13. Under current policies, employment prospects are not likely to improve much. There will be significant challenges in keeping the unemployment low. A youth bulge in the population underscores the need for significant job growth. Taking into account the current demographic structure, about 0.8 million people are estimated to enter the labor force over the next five years, while GDP is projected to grow by 5.2 percent on average for the same period. The unemployment rate is therefore envisaged to continue rising to 6.3 percent in 2019 from 5.2 percent in 2013 (Figure 13). However, the medium-term growth prospects are closely linked to the capital intensive oil sector, i.e., the Kashagan oil field’s operation. Therefore, it is hard to rule out the possibility that unemployment could rise above 7 percent.

Figure 13.
Figure 13.

Kazakhstan: Unemployment Rate Projections

Citation: IMF Staff Country Reports 2014, 243; 10.5089/9781484355671.002.A001

Source: IMF staff projections.

14. Against this background, the government has designed a “Road Map” to contain sudden rises in unemployment during crises, through the creation of public works. As part of the implementation of the anti-crisis program, the authorities adopted a Regional Employment and Retraining Strategy (Road Map) in a joint effort with the International Labor Organization, in the aftermath of the global crisis. The objectives of the Road Map are: (i) to contain the increase in unemployment through provision of short-term employment and job creation in public works and other social programs; and (ii) to rehabilitate social infrastructure and facilities as a necessary condition for sustainable development. The program covers additional financing of projects in housing and utilities; construction and maintenance of local roads; maintenance of social infrastructure (schools and hospitals); maintenance of social infrastructure outside of main cities; creation of social jobs (including 50 percent co-financing of salaries for selected target groups); and youth internships and vocational training and retraining.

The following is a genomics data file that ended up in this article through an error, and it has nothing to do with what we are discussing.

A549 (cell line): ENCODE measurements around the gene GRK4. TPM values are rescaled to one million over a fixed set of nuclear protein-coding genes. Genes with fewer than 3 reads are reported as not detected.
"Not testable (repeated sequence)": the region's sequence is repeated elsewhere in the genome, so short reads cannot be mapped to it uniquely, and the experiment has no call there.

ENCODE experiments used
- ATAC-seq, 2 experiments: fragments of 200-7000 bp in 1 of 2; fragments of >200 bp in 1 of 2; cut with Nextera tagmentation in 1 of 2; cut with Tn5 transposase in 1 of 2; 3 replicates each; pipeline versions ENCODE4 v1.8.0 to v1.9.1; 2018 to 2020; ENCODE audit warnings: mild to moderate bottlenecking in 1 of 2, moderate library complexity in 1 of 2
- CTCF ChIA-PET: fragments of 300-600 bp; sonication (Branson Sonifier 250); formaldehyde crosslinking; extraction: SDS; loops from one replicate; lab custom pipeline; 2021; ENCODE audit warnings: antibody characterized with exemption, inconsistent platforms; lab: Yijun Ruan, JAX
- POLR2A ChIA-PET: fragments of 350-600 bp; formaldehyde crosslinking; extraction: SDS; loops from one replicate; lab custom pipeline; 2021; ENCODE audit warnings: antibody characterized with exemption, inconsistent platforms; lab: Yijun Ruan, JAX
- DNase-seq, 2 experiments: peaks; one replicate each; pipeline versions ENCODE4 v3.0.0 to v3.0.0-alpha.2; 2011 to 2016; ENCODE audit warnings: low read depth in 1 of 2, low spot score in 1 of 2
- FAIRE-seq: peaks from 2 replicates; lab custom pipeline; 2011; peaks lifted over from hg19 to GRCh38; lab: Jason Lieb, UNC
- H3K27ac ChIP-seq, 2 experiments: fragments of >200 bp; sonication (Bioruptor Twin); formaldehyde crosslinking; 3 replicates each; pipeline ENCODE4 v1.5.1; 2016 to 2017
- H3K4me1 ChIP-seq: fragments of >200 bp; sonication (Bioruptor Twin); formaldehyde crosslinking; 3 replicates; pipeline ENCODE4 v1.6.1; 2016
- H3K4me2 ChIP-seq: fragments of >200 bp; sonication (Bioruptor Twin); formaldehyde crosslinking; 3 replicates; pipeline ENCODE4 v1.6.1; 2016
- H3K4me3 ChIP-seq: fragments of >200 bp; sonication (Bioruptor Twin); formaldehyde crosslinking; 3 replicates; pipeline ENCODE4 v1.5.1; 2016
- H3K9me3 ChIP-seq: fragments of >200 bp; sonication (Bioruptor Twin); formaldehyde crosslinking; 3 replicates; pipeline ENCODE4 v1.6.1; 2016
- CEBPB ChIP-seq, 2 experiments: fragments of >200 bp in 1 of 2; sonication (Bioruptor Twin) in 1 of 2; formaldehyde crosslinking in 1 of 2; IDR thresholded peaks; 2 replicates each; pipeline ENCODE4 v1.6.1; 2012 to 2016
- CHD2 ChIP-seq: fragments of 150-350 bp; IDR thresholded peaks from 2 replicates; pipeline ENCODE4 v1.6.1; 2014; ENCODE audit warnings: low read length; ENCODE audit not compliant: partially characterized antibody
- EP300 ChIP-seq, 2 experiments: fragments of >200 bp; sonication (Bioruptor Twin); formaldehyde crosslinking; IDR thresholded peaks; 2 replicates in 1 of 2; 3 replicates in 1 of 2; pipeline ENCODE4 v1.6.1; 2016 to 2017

15. A combination of reforms and higher growth is essential to absorb new entrants to the labor market. To maintain unemployment at the current level (around 5 percent), medium-term GDP growth should be boosted to 6½ percent, 1¼ percentage points higher than envisaged in the staff’s macroeconomic projection. Structural reforms may, also, have a significant and positive impact on the responsiveness of employment elasticities. Staff simulations (Figure 13) suggest that making labor demand more elastic by increasing the employment-output elasticity to the middle-income country group average (i.e., 0.25) would support to keep unemployment at the current level without boosting medium-term economic growth.

Text Table 2.

Kazakhstan: Medium-Term Outlook for Unemployment 2014–19

article image
Source: IMF staff estimates and projections.

16. Keeping up the momentum on structural reforms is paramount to tackling key constraints to job creation. Higher growth performance will be necessary but not sufficient to significantly reduce unemployment over the medium term. In the absence of structural reforms aimed at improving the responsiveness of labor market conditions to changes in economic activity, higher economic growth is likely to have only a modest impact on the overall rate of unemployment and negligible effects on youth unemployment. Deepening structural policies aimed at improving the functioning of the labor market will be crucial for fostering the development of labor-intensive sectors that do not depend on exhaustible resources. In particular: